The Australian Securities Exchange (ASX) has recently considered imposing a "social license to operate" on corporations. It has met with significant backlash from directors and from peak governance bodies, such as the Australian Institute of Company Directors.
This has given the ASX pause over whether to introduce such concepts, though it is still unclear how the ASX will frame the latest edition of its governance guidelines.
The concerns with imposing a social license to operate are several-fold. The core concerns are that the notion is ill-defined and nebulous, which increases compliance costs and deters investment.
It also sits poorly with directors' duties to their corporations. This, in turn, renders the ASX uncompetitive as a stock exchange, which is problematic for economic growth.
The concept of a "social license" is ill-defined. The words are vague and open to interpretation. This is a problem. In a commercial context, companies need certainty about the rules that apply.
Certainty allows companies to estimate future revenues and costs and gives companies, shareholders and directors confidence about their investments. Uncertainty makes investments harder to evaluate.
Where that uncertainty is due to regulatory concerns, it also increases compliance costs as firms must brace for the risk of an unknown regulatory intervention for a purported violation of an unclear rule.
Uncertainty about rules will chill value-creating investment and deter interactions with the ASX. Recent evidence finds "a strong negative relationship between firm-level capital investment and the aggregate level of uncertainty associated with future policy and regulatory outcomes".
Firms must brace for the risk of an unknown regulatory intervention for a purported violation of an unclear rule
This appears especially the case for firms that make large irreversible investments, such as investments in factory and machinery. Therefore, imposing a social license to operate could deter job-creating large-scale investments.
Directors are under legal obligations with respect to their companies. These are enshrined in the Corporations Act and dominate other outside guidelines.
Directors and officers have a legal obligation to act "in good faith in the best interests of the corporation". The ASX cannot absolve directors and officers of this legal obligation.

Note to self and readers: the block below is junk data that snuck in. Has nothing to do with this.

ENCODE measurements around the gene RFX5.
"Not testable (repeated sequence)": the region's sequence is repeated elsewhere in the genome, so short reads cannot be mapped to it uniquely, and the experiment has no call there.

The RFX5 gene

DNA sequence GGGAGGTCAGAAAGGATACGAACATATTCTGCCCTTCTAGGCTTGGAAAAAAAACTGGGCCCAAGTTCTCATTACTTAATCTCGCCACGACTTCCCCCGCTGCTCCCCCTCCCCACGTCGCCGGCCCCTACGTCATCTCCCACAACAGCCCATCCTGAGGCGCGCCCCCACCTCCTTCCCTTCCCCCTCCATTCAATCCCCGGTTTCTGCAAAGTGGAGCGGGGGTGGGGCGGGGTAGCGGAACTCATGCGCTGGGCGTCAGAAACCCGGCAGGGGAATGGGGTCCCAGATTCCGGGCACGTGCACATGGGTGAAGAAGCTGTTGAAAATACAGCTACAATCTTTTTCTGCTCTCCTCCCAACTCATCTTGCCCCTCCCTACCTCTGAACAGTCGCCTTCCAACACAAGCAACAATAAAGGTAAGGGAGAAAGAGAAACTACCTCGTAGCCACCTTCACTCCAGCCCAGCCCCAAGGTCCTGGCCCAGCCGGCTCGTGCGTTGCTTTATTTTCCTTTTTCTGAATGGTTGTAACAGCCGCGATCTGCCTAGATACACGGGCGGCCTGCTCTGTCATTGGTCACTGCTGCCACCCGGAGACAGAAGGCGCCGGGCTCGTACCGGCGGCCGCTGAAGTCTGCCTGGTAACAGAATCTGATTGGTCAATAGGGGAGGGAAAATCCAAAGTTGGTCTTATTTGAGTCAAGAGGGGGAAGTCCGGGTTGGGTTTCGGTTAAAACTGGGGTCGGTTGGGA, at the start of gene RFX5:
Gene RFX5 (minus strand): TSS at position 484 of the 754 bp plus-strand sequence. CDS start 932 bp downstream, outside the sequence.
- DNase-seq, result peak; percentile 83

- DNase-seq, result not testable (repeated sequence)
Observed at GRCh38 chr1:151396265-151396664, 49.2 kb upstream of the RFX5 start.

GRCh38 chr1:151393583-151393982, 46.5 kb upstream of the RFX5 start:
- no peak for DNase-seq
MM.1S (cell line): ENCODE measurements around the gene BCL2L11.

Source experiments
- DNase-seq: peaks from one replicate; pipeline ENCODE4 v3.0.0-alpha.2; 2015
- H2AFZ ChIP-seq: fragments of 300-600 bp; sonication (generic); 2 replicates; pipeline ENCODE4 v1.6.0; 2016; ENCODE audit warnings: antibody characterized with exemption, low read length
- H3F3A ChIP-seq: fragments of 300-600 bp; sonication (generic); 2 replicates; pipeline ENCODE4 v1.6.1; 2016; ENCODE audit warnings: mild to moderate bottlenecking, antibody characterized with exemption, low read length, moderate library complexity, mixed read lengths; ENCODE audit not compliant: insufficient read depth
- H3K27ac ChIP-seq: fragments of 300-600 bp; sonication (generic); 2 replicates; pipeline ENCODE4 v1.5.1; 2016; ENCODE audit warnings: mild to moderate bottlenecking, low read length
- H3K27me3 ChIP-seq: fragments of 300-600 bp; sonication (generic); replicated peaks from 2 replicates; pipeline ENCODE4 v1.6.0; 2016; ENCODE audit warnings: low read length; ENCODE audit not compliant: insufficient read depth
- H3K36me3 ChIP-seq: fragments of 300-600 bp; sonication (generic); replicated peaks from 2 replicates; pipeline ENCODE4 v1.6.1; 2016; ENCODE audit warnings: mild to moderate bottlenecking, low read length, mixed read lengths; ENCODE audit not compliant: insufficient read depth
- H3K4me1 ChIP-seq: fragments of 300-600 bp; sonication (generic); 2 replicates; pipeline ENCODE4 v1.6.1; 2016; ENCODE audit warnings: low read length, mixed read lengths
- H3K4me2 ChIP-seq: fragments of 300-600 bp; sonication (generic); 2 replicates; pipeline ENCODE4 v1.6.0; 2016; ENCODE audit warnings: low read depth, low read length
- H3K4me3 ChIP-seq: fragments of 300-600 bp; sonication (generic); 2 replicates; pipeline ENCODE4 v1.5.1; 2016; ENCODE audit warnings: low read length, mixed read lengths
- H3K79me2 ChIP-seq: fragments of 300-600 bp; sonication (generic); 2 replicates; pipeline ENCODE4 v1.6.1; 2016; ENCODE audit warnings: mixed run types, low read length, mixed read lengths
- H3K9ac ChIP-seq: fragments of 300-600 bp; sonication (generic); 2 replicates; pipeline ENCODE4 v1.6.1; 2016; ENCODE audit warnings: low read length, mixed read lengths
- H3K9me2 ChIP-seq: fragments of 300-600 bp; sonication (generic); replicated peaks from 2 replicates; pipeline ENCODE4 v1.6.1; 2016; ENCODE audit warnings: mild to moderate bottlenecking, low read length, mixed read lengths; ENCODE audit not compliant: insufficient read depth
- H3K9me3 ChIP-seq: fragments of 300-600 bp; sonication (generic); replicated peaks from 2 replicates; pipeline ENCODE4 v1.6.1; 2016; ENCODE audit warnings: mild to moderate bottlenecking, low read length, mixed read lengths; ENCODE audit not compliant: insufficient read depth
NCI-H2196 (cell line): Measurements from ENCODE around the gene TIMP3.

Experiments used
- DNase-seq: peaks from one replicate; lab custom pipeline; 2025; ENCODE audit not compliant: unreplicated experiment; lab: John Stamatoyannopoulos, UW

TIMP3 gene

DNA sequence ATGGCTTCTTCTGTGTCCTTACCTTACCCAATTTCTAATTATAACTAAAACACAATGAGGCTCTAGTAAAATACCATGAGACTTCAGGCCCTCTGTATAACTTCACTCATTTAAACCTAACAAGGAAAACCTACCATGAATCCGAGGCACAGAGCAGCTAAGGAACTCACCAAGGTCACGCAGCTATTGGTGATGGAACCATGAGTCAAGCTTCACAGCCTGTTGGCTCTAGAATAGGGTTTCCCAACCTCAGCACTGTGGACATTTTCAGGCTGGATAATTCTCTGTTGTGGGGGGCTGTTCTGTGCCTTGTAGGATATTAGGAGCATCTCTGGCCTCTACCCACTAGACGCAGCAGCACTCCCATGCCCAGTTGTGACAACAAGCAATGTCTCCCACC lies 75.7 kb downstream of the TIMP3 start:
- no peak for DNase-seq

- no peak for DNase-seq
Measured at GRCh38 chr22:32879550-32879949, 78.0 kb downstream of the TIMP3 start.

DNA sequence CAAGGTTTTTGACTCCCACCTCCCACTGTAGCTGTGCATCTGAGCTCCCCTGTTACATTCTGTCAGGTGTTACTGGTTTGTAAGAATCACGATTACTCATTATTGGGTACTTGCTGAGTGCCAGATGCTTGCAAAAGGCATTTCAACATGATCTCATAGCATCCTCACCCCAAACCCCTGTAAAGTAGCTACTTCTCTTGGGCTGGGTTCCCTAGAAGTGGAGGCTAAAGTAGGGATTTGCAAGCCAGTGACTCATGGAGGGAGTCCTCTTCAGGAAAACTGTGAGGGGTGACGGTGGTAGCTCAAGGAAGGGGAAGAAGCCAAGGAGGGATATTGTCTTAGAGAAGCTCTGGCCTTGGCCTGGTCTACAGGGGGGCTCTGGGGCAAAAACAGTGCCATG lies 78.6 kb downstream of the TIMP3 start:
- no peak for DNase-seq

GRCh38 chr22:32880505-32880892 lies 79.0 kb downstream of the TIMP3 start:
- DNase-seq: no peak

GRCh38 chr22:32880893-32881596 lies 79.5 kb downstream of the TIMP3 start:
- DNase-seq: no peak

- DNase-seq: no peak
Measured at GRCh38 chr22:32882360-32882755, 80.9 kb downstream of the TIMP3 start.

Directors can consider outside social interests when running the company. For example, they can consider environmental concerns. But, they cannot do so to the detriment of their companies.
Indeed, when the Australian Prudential Regulation Authority (APRA) castigated the Commonwealth Bank of Australia for its cultural issues and for failing to consider social norms and community expectations, this was because such failures put shareholders' capital at risk, not because there is a general requirement to adhere to community expectations per se.
The notion of a social license sits poorly with directors' duties, as the Australian Institute of Company Directors has highlighted. It conjures notions of corporations being obliged to kowtow to other interest groups.
But, these "other" distract from maximising corporate value. And, if considering extraneous factors reduces value, then it sits poorly with directors' duties towards the company.
A vibrant stock exchange is important to a country's economic well-being. It enables companies to seek capital in order to expand, which, in turn, grows the economy. Stock exchanges gain if more companies, and big-ticket companies, choose to list on them.
However, stock exchanges compete with one another for these listings. Companies will choose the exchange that has the rules it wants. This partially explains why the Singapore Stock Exchange and Hong Kong Stock Exchange have amended their rules to enable different share structures.
Thus, the ASX competes with myriad exchanges that do not impose a social license to operate. Given that complying with additional rules is costly, and that the social license notion could hamstring companies, this would render the ASX uncompetitive.
Put together, these factors highlight the concerns with imposing a social license to operate on corporations. They suggest that the most prudent approach is to encourage directors to think of ways to help corporations, which, after all, is precisely what directors are legally obliged to do.
Mark Humphery-Jenner is an associate professor in the school of banking and finance at UNSW Business School.